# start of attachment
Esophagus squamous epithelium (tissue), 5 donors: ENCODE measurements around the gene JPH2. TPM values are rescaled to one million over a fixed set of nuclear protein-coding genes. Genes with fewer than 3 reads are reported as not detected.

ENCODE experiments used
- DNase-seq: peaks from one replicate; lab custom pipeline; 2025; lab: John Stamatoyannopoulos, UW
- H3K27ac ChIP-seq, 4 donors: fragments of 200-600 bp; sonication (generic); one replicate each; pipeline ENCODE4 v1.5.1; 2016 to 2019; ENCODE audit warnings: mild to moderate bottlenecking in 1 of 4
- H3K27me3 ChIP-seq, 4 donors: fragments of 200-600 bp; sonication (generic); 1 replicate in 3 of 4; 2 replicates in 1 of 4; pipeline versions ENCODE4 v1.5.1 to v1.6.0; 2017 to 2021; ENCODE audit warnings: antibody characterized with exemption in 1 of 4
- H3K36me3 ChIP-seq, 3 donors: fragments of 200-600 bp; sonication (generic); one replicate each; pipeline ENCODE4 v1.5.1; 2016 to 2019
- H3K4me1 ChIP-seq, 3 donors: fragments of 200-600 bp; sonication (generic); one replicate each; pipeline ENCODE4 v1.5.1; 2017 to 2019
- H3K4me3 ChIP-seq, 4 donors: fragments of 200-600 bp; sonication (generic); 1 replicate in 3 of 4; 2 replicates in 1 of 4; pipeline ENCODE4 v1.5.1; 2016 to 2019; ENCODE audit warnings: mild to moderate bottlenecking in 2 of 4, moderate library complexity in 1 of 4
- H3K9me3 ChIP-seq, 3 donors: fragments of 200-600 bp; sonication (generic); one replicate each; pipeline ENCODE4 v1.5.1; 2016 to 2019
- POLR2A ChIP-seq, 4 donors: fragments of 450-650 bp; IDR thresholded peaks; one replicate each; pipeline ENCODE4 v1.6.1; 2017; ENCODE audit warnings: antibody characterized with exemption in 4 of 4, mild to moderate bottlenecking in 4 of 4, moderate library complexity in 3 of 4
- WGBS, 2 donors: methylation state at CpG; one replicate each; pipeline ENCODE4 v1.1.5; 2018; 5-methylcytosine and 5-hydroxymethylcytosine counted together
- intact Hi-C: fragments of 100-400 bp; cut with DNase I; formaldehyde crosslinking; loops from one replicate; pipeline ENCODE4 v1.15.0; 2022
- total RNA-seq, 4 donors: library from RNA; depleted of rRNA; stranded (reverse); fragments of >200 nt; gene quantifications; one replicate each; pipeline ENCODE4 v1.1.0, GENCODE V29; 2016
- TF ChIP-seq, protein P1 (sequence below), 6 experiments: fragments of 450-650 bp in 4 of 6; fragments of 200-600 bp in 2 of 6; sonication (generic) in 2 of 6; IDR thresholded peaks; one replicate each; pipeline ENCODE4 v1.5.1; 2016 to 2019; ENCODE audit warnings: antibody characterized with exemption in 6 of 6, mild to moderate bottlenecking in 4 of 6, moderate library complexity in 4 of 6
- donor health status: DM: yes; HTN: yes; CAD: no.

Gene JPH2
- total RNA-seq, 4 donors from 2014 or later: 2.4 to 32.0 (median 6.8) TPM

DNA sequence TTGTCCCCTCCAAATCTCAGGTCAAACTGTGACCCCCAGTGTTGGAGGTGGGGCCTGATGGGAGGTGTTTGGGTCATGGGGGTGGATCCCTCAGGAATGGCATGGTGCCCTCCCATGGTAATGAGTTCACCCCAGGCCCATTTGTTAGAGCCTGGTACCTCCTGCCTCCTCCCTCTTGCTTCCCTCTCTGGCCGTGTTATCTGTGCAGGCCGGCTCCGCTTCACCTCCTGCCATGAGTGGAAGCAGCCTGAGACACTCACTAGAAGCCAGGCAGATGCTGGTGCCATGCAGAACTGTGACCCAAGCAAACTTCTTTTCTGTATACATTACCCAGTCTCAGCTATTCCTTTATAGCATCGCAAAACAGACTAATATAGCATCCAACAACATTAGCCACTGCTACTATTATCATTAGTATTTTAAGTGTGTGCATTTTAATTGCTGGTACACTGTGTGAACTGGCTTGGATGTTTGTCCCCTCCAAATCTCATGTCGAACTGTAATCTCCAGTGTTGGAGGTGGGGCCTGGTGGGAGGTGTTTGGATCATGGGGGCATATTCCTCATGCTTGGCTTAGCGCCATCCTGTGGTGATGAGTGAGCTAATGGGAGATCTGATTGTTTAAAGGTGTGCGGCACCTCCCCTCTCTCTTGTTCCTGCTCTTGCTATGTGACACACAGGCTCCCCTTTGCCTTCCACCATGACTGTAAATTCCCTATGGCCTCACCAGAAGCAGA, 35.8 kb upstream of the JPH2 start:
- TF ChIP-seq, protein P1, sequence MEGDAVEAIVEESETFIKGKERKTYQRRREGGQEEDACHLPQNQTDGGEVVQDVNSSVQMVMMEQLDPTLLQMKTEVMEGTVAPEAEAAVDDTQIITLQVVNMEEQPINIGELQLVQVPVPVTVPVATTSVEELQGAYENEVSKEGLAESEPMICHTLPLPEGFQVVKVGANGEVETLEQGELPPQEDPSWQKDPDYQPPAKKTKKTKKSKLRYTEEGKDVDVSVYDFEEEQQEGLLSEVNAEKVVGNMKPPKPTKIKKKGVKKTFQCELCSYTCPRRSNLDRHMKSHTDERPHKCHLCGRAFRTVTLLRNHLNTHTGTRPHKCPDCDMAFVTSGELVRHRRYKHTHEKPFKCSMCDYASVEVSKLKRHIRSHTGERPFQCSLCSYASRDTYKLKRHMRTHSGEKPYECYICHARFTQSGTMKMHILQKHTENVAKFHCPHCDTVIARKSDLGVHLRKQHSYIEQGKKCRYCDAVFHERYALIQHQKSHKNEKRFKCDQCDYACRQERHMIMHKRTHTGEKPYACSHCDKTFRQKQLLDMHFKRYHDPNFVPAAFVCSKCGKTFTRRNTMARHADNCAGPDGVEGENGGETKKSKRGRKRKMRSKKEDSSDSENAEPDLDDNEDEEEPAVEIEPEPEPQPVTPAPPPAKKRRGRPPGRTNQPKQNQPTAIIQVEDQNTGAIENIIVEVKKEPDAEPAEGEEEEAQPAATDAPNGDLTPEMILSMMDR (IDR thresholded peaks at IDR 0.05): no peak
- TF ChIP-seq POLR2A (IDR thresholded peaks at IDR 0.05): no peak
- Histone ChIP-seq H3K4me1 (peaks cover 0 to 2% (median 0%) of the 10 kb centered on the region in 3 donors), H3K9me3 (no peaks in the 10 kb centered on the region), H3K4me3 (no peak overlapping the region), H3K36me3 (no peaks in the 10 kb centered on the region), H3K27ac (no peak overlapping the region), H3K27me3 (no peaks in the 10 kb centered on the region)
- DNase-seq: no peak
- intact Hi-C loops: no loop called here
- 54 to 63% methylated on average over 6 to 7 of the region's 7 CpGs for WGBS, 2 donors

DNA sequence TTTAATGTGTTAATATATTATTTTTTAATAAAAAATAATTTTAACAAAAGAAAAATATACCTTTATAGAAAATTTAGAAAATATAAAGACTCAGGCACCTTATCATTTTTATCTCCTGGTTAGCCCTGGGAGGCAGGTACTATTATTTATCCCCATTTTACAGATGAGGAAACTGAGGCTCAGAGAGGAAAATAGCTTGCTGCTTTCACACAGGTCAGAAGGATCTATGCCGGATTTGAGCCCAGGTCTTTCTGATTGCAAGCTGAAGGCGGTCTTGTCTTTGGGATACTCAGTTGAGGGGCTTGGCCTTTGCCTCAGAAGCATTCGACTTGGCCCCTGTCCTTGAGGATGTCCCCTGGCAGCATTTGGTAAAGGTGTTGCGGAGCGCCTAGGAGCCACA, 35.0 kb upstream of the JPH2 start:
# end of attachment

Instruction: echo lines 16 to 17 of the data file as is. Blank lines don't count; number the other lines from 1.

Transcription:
Gene JPH2
- total RNA-seq, 4 donors from 2014 or later: 2.4 to 32.0 (median 6.8) TPM